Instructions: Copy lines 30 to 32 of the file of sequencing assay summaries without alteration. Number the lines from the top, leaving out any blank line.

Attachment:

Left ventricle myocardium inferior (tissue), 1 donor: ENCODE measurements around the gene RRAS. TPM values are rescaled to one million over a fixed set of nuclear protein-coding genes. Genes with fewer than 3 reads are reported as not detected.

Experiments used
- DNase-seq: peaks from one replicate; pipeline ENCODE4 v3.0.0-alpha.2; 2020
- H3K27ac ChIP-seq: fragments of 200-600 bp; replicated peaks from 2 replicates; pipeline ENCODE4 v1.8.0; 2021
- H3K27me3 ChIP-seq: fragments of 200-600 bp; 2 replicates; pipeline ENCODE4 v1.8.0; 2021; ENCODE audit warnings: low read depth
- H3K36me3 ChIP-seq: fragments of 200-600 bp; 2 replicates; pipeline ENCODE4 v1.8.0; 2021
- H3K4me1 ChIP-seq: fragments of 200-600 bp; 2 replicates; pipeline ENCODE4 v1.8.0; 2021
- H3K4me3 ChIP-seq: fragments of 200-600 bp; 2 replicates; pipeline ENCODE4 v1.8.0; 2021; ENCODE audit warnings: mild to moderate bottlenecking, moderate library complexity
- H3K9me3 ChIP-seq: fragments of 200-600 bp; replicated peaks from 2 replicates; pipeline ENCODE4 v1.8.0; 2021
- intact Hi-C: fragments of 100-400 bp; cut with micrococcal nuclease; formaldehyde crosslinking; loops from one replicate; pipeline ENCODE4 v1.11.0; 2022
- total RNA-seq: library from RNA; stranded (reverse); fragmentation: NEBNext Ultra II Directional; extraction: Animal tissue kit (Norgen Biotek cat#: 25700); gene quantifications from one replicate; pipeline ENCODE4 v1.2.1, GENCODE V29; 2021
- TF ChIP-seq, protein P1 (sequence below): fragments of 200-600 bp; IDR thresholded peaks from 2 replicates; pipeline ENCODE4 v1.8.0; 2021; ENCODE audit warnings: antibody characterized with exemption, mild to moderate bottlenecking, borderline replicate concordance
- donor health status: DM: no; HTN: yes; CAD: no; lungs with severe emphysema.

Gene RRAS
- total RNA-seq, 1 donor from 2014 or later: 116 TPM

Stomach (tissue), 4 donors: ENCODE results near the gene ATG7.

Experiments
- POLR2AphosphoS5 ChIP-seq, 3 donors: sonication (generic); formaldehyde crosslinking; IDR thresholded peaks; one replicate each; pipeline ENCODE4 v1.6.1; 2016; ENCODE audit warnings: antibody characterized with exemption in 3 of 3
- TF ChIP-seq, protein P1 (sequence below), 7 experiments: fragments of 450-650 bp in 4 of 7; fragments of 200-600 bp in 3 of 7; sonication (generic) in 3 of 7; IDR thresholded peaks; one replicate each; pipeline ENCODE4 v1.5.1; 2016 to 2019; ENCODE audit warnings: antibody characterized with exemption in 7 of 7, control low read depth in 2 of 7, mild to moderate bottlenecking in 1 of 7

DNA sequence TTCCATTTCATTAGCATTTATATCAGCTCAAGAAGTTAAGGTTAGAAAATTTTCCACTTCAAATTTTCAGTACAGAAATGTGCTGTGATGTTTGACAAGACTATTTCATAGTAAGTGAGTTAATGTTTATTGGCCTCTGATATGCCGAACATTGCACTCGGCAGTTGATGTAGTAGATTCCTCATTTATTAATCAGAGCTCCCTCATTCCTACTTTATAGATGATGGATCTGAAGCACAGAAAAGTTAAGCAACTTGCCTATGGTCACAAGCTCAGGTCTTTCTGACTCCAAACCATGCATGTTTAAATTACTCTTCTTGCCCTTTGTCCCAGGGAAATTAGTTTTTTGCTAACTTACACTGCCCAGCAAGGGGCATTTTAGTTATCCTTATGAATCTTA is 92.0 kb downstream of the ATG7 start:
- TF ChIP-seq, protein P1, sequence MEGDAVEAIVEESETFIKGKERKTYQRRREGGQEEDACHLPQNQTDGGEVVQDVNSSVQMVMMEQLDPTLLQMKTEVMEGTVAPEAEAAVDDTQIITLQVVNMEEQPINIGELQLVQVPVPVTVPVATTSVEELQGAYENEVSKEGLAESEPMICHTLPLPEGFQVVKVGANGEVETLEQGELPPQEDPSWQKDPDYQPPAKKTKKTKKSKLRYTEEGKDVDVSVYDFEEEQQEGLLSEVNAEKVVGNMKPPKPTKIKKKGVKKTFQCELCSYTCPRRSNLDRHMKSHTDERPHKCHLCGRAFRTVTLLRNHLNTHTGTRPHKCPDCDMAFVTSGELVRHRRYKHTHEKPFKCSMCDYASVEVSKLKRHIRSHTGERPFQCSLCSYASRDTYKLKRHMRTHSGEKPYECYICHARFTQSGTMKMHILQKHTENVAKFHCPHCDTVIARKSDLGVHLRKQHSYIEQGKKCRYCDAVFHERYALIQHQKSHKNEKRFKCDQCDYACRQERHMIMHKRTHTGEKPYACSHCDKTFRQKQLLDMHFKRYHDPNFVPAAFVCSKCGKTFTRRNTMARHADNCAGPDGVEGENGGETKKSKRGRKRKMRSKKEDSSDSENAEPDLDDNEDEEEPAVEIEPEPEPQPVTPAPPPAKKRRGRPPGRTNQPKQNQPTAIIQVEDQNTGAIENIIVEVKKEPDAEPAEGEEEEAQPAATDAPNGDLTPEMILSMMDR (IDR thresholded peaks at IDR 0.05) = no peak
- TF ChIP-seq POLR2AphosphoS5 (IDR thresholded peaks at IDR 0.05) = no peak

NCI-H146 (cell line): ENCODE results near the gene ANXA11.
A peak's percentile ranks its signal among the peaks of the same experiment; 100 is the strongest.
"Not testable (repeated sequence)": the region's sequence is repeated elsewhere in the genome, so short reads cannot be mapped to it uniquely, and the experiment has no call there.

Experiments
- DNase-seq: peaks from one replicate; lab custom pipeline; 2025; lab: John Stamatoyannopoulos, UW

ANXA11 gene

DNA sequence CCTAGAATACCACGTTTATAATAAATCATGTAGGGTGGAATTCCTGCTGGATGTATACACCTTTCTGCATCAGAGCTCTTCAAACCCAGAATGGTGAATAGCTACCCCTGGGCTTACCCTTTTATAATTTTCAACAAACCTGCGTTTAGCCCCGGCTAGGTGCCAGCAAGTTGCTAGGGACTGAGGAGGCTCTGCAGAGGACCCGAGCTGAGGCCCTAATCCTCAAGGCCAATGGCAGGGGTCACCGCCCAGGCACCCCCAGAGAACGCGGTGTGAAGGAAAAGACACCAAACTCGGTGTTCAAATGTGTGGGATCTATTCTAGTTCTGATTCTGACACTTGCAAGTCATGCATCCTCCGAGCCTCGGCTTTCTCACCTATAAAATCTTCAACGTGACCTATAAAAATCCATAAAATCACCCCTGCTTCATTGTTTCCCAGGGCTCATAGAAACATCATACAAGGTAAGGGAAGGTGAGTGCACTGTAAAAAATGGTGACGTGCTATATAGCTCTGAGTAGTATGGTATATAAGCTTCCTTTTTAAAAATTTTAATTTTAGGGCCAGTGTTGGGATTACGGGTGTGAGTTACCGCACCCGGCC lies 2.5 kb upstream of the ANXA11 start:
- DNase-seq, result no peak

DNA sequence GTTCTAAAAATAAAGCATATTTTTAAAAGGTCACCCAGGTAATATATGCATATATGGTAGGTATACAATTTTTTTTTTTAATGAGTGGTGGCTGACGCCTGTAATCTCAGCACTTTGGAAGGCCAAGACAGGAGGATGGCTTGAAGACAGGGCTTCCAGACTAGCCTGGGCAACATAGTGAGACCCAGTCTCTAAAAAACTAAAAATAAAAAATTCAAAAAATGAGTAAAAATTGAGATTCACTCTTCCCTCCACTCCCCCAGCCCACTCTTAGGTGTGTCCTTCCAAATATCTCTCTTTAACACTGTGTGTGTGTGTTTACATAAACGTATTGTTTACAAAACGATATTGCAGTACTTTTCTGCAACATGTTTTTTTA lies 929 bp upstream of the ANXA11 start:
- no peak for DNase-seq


- DNase-seq, result no peak

DNA sequence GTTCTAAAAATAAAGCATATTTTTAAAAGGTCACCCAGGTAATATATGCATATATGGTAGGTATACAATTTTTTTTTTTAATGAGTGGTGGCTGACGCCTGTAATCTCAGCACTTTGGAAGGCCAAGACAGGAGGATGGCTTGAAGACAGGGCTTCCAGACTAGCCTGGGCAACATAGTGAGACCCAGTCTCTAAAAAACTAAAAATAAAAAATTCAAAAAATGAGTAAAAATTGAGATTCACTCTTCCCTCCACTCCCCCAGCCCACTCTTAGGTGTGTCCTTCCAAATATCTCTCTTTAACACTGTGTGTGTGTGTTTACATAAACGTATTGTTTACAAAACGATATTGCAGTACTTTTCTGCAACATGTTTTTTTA lies 929 bp upstream of the ANXA11 start:
- no peak for DNase-seq